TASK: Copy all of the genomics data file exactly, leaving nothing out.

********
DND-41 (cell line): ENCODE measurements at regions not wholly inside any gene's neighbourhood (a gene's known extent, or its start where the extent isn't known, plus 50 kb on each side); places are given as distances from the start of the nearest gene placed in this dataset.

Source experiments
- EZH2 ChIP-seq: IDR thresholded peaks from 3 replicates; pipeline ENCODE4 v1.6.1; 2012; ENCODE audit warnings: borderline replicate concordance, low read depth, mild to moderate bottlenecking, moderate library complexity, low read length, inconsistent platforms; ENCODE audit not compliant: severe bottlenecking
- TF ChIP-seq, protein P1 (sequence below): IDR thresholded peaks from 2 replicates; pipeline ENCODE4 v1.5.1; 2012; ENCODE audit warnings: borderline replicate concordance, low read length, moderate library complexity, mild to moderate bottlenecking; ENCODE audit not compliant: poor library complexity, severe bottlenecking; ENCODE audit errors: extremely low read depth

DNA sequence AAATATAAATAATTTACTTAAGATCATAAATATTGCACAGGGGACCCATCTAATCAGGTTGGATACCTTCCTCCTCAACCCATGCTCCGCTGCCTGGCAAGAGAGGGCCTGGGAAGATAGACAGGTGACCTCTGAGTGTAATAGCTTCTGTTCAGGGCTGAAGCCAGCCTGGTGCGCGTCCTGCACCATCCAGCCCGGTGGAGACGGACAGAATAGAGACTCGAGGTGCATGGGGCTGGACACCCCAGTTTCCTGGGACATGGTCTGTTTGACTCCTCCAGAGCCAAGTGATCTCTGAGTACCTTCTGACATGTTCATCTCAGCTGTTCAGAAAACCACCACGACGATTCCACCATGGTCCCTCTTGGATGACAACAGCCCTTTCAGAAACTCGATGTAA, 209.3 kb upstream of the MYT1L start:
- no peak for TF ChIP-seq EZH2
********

DND-41 (cell line): ENCODE measurements at regions not wholly inside any gene's neighbourhood (a gene's known extent, or its start where the extent isn't known, plus 50 kb on each side); places are given as distances from the start of the nearest gene placed in this dataset.

Source experiments
- EZH2 ChIP-seq: IDR thresholded peaks from 3 replicates; pipeline ENCODE4 v1.6.1; 2012; ENCODE audit warnings: borderline replicate concordance, low read depth, mild to moderate bottlenecking, moderate library complexity, low read length, inconsistent platforms; ENCODE audit not compliant: severe bottlenecking
- TF ChIP-seq, protein P1 (sequence below): IDR thresholded peaks from 2 replicates; pipeline ENCODE4 v1.5.1; 2012; ENCODE audit warnings: borderline replicate concordance, low read length, moderate library complexity, mild to moderate bottlenecking; ENCODE audit not compliant: poor library complexity, severe bottlenecking; ENCODE audit errors: extremely low read depth

DNA sequence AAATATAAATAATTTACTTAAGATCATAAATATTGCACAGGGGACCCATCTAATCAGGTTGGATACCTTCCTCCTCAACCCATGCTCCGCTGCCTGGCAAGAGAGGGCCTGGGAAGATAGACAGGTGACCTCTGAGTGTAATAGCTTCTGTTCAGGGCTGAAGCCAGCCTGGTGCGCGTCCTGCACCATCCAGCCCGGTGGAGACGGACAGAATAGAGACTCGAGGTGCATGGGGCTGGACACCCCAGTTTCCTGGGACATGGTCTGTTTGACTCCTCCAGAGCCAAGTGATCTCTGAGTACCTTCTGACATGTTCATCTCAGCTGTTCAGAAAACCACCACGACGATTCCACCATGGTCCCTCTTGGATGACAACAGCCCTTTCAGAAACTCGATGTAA, 209.3 kb upstream of the MYT1L start:
- no peak for TF ChIP-seq EZH2